A few months ago, my Border Collie Gracie started having panic attacks. She heard noises from our neighbors upstairs that sounded like marbles being dropped. Every time she heard the clanking sounds she would bolt, pant heavily, and scramble up into my lap.
I began working on counter-conditioning her to the sound. I kept a cup of “jackpot” treats on hand at all times. Jackpot, or high value treats, are special foods like chicken, hot dogs, or cheese– stuff much more special than the dry dog biscuits I use every day. A jackpot has to be something the dog only gets during training. If you use dog biscuits during training, save the jackpot treats for something the dog needs extra work on, like a phobia, or aggression.
When I heard footsteps upstairs I was ready– if there are people upstairs, it’s a good indicator the marble noise is on its way. The second a marble dropped, I threw some chicken for Gracie. Gracie is so food motivated that even in her panic she would still take the food. Every single time she heard that sound, chicken rained from the sky.
After just a few repetitions I started to notice that she wasn’t panicking as much. She was still nervous, but she didn’t leap into my lap anymore. She jumped up and panted, then ate the chicken. As the marbles kept rolling around upstairs, I kept feeding her chicken, and her breathing slowed down. She wasn’t looking up at the ceiling anymore.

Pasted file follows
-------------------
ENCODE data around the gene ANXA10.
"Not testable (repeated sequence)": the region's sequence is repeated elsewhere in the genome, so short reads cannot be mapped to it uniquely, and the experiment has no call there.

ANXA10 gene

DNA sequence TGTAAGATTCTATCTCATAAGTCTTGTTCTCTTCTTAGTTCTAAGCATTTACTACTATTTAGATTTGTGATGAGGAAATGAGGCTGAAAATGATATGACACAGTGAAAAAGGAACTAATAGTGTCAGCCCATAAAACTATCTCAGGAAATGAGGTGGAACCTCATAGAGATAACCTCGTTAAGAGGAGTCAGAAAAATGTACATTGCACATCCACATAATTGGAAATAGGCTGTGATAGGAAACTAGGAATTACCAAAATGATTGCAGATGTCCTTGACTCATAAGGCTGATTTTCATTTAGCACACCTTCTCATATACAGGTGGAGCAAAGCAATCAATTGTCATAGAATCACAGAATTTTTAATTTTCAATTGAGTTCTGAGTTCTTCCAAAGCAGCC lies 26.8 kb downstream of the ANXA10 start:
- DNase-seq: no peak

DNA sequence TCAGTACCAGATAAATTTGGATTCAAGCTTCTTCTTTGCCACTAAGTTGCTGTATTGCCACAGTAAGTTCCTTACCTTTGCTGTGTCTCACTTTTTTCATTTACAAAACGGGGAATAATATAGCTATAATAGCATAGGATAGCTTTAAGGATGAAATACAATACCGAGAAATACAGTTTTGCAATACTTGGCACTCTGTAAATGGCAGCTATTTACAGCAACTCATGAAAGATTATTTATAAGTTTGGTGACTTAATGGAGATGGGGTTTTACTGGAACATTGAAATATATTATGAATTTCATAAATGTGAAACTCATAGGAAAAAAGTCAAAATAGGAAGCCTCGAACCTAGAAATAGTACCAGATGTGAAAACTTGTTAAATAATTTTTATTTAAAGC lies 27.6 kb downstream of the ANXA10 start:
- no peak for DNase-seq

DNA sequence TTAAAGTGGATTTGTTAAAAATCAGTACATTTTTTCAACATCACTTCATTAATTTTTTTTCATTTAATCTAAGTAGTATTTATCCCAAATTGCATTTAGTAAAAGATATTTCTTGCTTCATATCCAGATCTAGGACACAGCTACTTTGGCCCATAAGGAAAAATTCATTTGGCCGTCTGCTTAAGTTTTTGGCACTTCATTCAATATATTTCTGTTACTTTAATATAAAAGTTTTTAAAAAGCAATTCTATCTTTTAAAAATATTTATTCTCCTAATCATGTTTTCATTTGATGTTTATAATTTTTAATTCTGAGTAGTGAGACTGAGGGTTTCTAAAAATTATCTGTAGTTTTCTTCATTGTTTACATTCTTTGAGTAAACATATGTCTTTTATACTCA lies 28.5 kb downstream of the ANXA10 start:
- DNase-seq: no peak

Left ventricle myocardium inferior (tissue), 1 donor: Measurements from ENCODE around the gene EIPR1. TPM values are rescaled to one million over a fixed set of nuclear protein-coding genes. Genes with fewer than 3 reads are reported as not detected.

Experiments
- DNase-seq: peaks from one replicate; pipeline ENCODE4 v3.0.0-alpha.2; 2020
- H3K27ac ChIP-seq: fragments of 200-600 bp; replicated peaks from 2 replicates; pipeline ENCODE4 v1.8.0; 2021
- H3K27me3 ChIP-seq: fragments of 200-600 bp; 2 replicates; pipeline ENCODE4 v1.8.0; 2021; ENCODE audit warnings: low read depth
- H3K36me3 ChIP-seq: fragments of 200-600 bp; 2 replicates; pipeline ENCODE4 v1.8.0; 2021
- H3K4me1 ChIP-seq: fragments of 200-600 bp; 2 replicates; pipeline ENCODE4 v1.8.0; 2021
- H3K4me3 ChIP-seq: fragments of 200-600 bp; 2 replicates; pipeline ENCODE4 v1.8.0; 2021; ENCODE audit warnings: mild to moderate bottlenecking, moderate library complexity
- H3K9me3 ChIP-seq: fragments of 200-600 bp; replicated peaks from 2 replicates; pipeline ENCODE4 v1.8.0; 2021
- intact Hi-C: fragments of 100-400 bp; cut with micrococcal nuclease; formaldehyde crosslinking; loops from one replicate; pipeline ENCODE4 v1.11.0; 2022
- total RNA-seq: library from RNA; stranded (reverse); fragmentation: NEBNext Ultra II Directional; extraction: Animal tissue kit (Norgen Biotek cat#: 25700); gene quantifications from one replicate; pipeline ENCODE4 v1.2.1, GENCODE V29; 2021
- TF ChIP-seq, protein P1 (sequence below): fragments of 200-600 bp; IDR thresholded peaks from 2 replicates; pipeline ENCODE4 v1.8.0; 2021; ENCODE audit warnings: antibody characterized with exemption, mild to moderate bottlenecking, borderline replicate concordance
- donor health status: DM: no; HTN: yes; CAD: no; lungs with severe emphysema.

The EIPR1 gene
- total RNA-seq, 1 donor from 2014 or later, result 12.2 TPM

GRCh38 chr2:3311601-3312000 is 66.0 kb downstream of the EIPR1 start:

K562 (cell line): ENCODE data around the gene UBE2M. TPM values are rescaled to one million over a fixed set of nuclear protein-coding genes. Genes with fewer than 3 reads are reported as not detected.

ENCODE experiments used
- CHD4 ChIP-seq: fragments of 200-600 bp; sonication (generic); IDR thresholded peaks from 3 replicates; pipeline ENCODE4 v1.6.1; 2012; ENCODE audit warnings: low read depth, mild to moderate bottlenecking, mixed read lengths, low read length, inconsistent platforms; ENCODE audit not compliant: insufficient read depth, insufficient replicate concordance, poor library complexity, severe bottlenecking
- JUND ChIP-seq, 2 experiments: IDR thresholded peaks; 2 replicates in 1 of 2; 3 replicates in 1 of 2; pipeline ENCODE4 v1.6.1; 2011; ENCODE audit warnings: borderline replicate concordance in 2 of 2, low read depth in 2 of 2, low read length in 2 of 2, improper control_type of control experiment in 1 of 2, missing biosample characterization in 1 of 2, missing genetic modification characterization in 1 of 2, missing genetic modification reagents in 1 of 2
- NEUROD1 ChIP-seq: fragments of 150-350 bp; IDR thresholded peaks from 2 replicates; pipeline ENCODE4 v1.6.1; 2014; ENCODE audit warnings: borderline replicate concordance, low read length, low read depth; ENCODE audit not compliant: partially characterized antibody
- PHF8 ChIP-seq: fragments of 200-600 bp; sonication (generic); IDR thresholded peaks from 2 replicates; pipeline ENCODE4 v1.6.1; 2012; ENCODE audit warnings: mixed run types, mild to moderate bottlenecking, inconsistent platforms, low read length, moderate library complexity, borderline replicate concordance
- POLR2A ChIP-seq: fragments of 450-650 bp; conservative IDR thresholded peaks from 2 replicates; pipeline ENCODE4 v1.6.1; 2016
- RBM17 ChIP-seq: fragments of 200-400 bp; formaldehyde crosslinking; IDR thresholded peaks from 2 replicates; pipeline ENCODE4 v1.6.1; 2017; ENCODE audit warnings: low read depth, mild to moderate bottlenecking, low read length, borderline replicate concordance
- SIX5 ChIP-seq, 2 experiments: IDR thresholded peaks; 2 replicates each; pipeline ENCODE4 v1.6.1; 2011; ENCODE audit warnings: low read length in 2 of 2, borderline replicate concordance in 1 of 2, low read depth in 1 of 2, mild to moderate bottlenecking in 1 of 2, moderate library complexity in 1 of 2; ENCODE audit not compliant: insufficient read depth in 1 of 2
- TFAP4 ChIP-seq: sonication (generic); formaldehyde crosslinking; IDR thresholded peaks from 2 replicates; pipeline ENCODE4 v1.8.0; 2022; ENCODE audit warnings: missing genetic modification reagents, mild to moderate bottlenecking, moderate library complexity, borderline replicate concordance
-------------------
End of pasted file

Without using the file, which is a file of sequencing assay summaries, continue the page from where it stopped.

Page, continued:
Then it happened. The sign every trainer looks for, the sign that let’s you know it’s working. A marble dropped, and instead of panicking, Gracie looked at me, in anticipation of the treat. She got a handful of them.
Gracie doesn’t have panic attacks anymore. It’s hard to even remember them. She still comes running when there are sounds from upstairs, looking for her chicken. Once in a while I give her a treat, but usually I just give her a good rubdown and a lot of praise.
A few weeks after I began counter conditioning Gracie to the marble sound, I finally met my marbles-loving upstairs neighbor. She turned out to be a very nice person. I told her what happened, and she promptly put down a rug. Why didn’t I think of that in the first place?
Ellen Watkins trains dogs in New York City. Her company, Graceful Canine, specializes in behaviors of the urban dog, like difficultly spending time home alone, or barking at every dog on the street. Her secret identity is guitarist for the Wharton Tiers Ensemble. A more detailed explanation of her use of clicker training to calm Gracie may be found on her Facebook page.